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The Rise and Fall of NBC Radio City

NBC Radio City was one of Hollywood’s largest projects of the 1930s—and spectators were invited to watch its construction at the northeast corner of Sunset and Vine.

The Streamline Moderne building, blue-green in color and trimmed with aluminum strips, opened its doors on October 17, 1938, as the west coast headquarters for the National Broadcasting Company.

Designed by architect John C. Austin (Griffith Observatory, City Hall), the layout of NBC Radio City was functional.

The Vine Street wing comprised three stories of executive offices.

Along Sunset Boulevard: four individual theater-studios, linked by glass brick walls, each with its own external entrance to usher in the 300 people lined up down the street to see their favorite radio stars, like Jack Benny.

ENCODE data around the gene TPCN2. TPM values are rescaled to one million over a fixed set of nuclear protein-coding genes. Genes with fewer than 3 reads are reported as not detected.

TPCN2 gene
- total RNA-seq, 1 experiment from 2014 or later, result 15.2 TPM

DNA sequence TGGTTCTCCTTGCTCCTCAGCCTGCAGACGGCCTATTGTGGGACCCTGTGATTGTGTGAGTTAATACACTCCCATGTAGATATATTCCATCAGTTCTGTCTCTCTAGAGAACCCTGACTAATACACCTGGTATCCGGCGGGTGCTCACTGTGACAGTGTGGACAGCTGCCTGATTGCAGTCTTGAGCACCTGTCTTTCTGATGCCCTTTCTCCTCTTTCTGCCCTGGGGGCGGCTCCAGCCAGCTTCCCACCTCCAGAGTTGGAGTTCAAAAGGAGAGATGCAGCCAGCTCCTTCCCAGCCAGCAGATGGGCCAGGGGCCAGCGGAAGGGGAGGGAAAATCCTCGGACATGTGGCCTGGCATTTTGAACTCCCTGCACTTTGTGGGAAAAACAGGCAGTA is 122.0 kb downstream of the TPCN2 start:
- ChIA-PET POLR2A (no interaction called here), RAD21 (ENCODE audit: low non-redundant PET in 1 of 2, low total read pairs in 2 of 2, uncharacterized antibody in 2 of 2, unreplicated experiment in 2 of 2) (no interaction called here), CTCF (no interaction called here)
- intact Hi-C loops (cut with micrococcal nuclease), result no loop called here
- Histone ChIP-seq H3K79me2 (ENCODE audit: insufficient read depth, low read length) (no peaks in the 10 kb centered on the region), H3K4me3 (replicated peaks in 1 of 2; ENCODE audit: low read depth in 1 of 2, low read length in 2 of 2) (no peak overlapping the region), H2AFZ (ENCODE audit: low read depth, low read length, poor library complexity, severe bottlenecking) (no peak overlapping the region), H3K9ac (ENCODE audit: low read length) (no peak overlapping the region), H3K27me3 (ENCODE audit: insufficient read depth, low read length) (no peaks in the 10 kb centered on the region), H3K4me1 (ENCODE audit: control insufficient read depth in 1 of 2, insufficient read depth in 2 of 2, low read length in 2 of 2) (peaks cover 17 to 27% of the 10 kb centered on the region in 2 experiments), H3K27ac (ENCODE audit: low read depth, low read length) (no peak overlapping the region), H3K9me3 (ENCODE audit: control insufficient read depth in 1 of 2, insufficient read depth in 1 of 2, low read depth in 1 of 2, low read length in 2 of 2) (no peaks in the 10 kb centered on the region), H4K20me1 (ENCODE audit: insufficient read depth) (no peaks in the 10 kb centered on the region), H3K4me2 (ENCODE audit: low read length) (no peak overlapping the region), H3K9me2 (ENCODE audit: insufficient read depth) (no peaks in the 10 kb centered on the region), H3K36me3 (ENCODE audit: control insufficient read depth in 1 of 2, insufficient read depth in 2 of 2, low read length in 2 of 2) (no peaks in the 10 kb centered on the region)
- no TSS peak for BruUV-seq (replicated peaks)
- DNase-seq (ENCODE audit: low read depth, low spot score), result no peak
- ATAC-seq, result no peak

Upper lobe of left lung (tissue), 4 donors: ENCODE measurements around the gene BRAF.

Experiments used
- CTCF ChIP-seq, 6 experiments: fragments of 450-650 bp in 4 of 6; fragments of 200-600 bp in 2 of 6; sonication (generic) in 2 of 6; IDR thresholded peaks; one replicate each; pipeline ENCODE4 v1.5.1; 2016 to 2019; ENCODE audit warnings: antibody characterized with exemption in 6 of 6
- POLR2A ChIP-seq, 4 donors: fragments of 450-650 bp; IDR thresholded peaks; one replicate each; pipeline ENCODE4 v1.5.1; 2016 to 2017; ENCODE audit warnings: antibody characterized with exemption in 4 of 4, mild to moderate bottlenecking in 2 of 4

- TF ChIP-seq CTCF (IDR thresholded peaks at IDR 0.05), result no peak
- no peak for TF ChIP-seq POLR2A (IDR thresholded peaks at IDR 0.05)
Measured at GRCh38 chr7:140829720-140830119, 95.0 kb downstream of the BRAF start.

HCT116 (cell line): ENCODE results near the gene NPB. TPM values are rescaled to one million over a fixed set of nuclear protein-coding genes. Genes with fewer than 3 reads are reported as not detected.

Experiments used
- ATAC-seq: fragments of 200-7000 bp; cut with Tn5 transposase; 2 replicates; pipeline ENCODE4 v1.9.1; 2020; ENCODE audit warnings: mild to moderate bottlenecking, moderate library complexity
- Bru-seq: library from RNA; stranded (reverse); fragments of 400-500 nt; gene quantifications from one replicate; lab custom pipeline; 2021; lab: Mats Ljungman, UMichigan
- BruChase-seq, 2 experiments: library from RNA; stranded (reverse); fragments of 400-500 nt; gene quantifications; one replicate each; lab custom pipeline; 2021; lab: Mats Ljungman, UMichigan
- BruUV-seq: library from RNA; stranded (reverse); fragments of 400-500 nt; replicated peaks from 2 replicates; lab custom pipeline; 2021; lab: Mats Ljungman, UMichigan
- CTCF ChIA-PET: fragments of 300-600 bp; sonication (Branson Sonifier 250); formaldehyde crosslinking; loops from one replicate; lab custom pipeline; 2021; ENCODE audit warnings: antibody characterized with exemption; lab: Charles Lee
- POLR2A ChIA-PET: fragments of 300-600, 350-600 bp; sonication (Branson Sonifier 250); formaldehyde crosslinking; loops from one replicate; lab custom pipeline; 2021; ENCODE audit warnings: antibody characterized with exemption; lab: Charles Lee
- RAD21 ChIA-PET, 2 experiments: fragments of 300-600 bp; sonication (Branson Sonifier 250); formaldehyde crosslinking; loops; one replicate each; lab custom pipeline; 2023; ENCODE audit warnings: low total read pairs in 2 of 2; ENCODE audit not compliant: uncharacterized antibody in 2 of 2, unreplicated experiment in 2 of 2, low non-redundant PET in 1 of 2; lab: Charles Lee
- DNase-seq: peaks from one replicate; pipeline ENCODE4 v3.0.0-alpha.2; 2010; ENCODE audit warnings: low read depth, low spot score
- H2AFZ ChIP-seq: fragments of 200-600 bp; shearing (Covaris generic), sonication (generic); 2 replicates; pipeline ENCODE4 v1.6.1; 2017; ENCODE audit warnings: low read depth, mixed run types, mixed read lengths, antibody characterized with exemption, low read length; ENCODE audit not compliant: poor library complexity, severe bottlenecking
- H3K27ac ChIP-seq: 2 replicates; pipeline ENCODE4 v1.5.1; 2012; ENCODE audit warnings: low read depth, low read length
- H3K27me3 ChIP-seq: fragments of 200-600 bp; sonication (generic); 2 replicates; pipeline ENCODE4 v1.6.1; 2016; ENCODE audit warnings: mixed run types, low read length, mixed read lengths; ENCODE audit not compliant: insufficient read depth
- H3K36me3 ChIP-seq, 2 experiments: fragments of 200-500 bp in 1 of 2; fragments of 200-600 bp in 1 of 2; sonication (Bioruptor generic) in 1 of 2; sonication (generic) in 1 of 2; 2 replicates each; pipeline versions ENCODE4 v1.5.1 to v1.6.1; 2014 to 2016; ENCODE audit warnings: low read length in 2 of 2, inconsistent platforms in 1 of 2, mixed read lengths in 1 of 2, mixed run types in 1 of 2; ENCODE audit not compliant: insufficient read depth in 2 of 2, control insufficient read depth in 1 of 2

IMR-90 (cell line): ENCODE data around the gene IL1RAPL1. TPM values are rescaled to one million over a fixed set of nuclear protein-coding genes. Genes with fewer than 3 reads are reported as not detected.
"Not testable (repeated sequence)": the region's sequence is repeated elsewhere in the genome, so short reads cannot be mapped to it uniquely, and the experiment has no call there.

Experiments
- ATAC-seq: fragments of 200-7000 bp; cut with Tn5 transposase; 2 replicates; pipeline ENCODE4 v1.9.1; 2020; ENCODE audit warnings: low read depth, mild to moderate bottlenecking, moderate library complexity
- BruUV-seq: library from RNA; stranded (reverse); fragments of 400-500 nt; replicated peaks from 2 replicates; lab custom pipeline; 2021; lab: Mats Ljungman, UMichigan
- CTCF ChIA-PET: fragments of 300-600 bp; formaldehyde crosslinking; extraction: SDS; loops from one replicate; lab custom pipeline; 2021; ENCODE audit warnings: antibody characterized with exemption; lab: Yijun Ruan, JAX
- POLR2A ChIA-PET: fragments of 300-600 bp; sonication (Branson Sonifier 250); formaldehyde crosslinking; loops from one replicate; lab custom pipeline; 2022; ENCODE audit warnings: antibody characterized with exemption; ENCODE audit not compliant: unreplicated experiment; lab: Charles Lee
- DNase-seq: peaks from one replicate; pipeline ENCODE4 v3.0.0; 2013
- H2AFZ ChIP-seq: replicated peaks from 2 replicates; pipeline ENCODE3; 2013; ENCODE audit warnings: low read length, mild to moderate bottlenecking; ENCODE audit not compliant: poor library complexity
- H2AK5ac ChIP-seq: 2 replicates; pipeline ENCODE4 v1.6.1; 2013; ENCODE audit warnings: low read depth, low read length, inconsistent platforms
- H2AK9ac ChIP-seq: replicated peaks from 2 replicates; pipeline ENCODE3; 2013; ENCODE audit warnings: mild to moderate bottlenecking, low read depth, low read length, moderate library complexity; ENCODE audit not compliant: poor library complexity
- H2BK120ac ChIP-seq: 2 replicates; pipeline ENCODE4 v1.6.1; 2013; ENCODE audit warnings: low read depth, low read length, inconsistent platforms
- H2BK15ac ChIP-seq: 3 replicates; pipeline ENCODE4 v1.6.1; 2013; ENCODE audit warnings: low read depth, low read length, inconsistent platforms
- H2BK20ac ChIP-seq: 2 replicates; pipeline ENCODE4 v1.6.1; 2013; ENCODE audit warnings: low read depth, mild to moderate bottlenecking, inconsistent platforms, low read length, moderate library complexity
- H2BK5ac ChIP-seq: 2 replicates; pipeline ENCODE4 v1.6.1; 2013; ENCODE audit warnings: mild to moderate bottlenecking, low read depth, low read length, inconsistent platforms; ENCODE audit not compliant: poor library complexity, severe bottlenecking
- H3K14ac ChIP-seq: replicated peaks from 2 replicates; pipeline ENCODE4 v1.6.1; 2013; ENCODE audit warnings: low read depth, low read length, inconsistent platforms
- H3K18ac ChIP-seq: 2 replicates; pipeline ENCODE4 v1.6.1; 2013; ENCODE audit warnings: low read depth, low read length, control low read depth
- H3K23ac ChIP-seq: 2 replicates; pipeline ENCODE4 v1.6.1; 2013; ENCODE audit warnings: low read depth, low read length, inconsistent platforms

For optimum broadcasting, studios were built as modified motion-picture soundstages. Studio A, the largest, had 21 microphone outlets.

The main entrance at the corner had doors at both Vine and Sunset. Floor-to-ceiling glass panels allowed natural light to flood the lobby—illuminating “The Spirit of Radio,” a 40x25 mural by Edward Trumbull.

Throughout the four-acre property, a half-mile of corridors (with rubberized flooring for sound deadening) led to additional “blind” studios (not for audiences), artist lounges, dressing rooms, viewing booths, a music library, and of course, NBC gift shop.

As television became the dominant broadcast medium in the late 1940s, several Radio City studios were converted for NBC’s new Los Angeles station KNBH, until operations ultimately moved to Burbank.

Back in Hollywood, it was radio silence: Home Savings and Loan purchased the famed building and tore it down in 1964.

The demolition unearthed a time capsule buried under NBC Radio City’s entrance back in 1954, filled with Hollywood relics such as a recording of The Jack Benny Program.

Fittingly, when the capsule was opened, its contents had disintegrated.


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